Westinghouse launches its EnCore Fuel

14 June 2017

Westinghouse Electric Company yesterday announced the formal launch of its "accident-tolerant fuel solution", EnCore Fuel, during the company's Fuel Users' Group Meeting. EnCore Fuel is intended to offer "design-basis-altering safety, greater uranium efficiency and estimated economic benefits up to hundreds of millions of dollars" to Westinghouse's nuclear fuel customers.

Delivered in two phases, the initial EnCore Fuel product consists of coated cladding containing uranium silicide pellets, which Westinghouse says distinguishes the fuel from other accident-tolerant fuel solutions thanks to their higher density and higher thermal conductivity.

"We are leveraging the breadth and depth of our resources, combined with US Department of Energy awards, as well as utility funding, to collaborate with respected industry partners in order to deliver EnCore Fuel to the market on an aggressive, accelerated schedule," Michele DeWitt, Westinghouse's senior vice president of nuclear fuel, said. "We are on track to manufacture EnCore Fuel lead test rods as early as 2018, with lead test assembly insertion planned starting in 2022," he added.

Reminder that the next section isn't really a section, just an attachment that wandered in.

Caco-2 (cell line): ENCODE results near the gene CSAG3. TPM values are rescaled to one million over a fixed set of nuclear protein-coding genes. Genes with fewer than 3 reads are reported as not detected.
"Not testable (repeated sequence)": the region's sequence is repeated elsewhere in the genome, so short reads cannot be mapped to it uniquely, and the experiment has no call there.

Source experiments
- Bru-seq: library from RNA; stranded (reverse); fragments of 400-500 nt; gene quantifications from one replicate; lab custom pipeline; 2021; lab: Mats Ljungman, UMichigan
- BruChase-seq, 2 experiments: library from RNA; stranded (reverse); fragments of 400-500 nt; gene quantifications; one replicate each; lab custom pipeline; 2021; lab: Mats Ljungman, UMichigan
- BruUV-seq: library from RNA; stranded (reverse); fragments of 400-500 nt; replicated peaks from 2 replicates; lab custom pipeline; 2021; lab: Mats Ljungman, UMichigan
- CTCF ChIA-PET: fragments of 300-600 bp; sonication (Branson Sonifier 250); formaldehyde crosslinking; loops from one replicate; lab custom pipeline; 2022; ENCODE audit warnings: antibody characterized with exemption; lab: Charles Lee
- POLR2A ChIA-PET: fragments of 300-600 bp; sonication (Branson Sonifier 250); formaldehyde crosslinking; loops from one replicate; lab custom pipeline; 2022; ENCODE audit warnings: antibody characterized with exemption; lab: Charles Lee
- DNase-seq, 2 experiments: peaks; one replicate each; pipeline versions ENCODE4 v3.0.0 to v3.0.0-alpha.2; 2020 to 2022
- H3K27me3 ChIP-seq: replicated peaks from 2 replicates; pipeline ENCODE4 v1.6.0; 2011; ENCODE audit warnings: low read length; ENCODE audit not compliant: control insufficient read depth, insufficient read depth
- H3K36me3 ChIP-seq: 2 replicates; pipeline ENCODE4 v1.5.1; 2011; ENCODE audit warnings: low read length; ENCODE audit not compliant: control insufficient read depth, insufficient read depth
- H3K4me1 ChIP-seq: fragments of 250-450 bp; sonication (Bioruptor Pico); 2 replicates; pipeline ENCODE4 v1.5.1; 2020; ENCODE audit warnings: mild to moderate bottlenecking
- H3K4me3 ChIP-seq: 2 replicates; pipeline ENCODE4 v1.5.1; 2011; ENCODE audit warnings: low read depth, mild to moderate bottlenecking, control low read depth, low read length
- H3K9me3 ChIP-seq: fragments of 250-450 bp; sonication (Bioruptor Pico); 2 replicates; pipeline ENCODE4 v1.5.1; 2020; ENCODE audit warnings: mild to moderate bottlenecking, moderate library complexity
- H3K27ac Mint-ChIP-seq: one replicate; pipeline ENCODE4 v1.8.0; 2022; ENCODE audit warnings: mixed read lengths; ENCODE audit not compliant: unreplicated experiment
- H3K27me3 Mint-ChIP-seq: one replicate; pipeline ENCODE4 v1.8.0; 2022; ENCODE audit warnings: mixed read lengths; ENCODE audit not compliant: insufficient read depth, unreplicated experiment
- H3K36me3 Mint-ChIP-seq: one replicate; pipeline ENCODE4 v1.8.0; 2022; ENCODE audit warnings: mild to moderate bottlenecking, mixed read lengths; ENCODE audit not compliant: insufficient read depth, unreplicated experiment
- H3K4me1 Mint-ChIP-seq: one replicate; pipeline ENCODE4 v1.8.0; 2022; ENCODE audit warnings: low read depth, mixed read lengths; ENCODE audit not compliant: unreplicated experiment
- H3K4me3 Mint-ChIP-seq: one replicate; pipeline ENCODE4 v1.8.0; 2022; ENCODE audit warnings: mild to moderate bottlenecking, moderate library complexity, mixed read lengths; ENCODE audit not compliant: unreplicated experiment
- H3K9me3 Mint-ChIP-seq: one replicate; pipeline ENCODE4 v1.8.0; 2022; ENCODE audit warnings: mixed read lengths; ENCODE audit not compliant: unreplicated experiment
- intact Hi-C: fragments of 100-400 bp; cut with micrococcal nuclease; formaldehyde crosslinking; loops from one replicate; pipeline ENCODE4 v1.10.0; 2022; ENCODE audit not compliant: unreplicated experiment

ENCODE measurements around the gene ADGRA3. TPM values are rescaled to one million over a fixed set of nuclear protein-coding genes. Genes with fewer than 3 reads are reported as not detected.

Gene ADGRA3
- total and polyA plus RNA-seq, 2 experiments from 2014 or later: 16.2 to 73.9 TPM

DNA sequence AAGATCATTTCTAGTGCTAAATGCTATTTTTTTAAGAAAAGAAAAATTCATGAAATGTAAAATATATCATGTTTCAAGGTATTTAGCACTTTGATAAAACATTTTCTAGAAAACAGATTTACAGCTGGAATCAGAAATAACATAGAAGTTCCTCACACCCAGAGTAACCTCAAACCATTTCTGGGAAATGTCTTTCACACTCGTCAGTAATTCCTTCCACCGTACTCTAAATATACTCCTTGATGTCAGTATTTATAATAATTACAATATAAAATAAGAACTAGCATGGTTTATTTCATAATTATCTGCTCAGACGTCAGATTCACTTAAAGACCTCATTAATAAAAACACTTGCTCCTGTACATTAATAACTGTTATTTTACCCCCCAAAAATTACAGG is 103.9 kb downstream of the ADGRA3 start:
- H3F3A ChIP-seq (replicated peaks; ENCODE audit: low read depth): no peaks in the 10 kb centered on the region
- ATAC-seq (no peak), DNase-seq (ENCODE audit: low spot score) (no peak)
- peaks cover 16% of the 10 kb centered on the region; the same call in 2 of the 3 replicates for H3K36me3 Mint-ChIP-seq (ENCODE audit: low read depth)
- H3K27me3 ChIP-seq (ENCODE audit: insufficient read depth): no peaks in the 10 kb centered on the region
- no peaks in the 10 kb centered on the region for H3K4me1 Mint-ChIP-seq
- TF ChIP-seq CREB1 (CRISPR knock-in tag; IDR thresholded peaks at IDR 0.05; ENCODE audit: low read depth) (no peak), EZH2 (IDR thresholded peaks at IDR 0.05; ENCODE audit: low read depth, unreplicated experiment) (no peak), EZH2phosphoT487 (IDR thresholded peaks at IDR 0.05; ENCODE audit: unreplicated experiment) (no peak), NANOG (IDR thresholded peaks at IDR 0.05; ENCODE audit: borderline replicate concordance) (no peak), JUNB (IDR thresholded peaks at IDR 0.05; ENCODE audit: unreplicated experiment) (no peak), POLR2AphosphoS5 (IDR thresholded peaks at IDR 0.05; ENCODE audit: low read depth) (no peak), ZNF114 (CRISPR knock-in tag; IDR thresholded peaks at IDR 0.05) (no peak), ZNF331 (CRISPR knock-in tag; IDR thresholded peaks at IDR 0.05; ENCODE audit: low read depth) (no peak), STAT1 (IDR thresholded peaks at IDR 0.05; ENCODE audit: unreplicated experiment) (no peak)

The reduced oxidation and hydrogen pickup of the coated cladding during normal operation (250°C to 350°C) is intended to prolong cladding life, provide enhanced resistance to wear and increase margins, the company said. The coated cladding also supports extended exposure to high temperature steam and air (1300°C to 1400°C) during a loss-of-coolant accident, reactivity-initiated accident and beyond-design-basis conditions.

The second phase of EnCore Fuel features silicon-carbide cladding, which is intended to offer significant safety benefits in beyond-design-basis accident scenarios, the company said. This is enabled by its extremely high melting point (2800°C or higher) and minimal reaction with water, resulting in minimal generation of heat and hydrogen in beyond-design-basis accident scenarios, it said.

Researched and written
by World Nuclear News